In the interview, Schellenberger discusses a familiar complaint with uncommon eloquence: that the left has foundered because its policy vision, such as it is, resolves itself into a suspension of various complaints articulated as such, an endless fusillade of condemnations and doomsday prophecies arising from specific ills, and a "laundry list" of discrete answers to same. Contrast this, he suggests, with the right, which spent two decades formulating a coherent vision and a script from which its proponents rarely deviate in any material degree. Much as Josh Marshall and others have suggested, what the left needs, Schellenberger suggests, is a unified vision that recognizes that one might simultaneously serve the environment, business interests, and labor interests, all while serving the American economy and improving lives everywhere. Standing in the way of this vision, however, are factionalized progressives each defending his own turf against other progressives with undue zeal; united we stand, etc. He does a better job of articulating his critique and describing his vision than I can, so I'll let him speak:

Polonsky: When I hear "Apollo Project," I think of Neil Armstrong and Buzz Aldrin on the moon. How do you get people to make the conceptual connection between the first Apollo Porject and the New Apollo Project? [Sorry for the softball question, which is as integrity-compromising as the gratuitous capitalization of "New" --MOP]

Shellenberger: Both are visions of what our country can accomplish. The first Apollo Project put a man on the moon. This new project is a chance to make America energy-independent. Plus, it's a job-creation strategy. Instead of simply being against offshore drilling and against free trade, which gives Americans the impression that progressives are universally negative, we can be for what the United States does better than any other country in the world: we invent things. Invention and reinvention are defining aspects of our national identity and our culture of aspiration. We can't compete on lowest wages or cheapest natural resources, but we can invent. We can create whole new industries.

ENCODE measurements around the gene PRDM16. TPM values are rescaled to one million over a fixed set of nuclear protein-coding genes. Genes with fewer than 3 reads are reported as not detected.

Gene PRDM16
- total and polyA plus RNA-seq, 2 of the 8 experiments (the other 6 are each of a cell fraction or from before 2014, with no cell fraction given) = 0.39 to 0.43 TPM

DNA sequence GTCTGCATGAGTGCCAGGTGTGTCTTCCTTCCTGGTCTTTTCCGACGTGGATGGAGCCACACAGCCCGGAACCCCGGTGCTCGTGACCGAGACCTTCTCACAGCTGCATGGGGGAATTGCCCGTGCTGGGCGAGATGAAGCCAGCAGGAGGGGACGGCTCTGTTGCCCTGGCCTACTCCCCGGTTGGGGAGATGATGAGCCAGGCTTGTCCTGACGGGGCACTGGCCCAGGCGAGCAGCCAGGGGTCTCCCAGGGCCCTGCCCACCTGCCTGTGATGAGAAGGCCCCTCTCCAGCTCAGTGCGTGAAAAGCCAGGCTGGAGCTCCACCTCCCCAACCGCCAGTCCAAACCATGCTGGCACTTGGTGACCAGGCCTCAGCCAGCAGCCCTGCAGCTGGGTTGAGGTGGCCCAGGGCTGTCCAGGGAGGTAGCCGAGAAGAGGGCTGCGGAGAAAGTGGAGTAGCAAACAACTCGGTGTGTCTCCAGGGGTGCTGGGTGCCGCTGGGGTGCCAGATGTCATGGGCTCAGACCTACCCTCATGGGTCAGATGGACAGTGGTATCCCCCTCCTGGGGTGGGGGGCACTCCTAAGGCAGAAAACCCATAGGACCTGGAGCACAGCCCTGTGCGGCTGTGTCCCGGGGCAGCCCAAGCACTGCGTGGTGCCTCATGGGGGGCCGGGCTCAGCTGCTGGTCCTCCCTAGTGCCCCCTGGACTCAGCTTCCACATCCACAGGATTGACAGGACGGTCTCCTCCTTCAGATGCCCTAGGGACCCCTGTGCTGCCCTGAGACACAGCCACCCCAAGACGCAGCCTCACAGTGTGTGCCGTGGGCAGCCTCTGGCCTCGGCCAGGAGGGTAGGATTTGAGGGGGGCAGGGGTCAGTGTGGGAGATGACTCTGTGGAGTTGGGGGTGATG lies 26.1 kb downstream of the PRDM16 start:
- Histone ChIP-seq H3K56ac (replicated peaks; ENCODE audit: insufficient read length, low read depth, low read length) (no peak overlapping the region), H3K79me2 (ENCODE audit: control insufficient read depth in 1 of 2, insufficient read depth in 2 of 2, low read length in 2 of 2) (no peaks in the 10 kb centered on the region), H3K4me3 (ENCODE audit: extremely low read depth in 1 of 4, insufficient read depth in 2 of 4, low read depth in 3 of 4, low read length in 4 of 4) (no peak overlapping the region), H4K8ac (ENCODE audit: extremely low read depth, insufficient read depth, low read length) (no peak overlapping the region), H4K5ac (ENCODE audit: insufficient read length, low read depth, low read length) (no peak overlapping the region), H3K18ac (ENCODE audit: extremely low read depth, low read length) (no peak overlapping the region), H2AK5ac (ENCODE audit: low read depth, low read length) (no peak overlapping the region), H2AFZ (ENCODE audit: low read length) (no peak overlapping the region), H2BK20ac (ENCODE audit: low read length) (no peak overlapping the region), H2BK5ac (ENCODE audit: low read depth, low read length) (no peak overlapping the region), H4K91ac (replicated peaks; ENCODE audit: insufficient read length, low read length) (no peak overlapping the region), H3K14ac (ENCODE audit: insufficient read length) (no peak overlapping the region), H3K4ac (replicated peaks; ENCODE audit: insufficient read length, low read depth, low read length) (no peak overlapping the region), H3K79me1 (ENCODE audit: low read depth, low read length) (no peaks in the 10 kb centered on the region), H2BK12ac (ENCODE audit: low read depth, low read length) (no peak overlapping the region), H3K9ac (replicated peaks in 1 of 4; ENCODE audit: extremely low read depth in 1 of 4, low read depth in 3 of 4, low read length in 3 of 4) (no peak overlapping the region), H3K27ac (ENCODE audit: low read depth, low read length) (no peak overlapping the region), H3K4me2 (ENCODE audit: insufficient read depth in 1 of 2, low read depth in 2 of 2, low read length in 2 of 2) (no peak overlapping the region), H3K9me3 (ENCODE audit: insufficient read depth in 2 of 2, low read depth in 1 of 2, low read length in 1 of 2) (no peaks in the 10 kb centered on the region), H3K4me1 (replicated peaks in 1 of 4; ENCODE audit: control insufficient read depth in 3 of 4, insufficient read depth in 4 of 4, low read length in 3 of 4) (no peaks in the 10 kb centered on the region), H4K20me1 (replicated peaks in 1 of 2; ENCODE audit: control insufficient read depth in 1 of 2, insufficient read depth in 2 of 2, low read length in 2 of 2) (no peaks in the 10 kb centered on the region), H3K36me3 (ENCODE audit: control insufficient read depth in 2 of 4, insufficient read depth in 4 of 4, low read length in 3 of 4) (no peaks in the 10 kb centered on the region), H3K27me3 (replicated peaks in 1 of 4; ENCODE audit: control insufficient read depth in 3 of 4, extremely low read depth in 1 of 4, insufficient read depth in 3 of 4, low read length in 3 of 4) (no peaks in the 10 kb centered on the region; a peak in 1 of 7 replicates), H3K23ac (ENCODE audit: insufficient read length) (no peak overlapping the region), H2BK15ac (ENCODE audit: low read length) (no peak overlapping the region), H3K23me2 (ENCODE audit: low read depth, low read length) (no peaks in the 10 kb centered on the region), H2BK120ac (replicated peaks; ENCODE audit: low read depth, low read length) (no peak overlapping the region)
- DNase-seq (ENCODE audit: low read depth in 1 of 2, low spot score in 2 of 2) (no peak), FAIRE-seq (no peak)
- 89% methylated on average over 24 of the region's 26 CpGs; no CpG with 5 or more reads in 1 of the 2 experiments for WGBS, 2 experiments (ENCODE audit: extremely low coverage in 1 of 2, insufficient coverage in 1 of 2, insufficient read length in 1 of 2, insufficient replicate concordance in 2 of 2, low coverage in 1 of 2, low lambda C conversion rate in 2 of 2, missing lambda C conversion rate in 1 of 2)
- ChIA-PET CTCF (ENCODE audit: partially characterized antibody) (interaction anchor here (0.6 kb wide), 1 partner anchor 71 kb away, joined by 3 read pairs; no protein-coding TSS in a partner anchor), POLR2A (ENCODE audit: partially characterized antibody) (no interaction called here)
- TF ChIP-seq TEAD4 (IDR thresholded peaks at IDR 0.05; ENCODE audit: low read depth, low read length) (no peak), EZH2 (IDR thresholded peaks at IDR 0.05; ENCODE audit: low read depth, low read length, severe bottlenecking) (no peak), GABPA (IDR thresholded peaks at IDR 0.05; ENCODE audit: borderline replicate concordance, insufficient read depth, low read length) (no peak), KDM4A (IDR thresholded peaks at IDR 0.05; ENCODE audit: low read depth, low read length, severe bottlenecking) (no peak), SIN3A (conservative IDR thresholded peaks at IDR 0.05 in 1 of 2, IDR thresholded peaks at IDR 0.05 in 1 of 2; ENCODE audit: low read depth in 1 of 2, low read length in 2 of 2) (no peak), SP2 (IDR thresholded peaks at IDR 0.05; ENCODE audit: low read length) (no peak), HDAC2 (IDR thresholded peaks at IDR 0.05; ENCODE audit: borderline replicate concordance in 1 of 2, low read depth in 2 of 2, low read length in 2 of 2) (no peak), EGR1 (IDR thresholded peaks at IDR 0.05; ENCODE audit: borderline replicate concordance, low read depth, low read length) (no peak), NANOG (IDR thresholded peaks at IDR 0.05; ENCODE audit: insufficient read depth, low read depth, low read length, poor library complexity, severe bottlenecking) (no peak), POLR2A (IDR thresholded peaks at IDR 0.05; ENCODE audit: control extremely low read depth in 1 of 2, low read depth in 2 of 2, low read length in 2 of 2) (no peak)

Polonsky: The auto industry, for example?

Shellenberger: You name it. The interstate highway system in the 1950's. The railroads after the Civil War. These are projects that led to the growth of industries. They had some very negative consequences, too; don't get me wrong. But the point is that the private sector couldn't have achieved these things on its own; it needed the federal government to play an important leadership role. Apollo wants to do more than inspire a set of policies -- we want to define what it means to be American. Progressives need to help people imagine more ambitiously what we can do together. American liberals today are stuck defending government programs that are, in some cases, more than half a century old. We need to reinvent progressive politics by reinventing a strategic role for government that unites Americans and transcends interest group politics.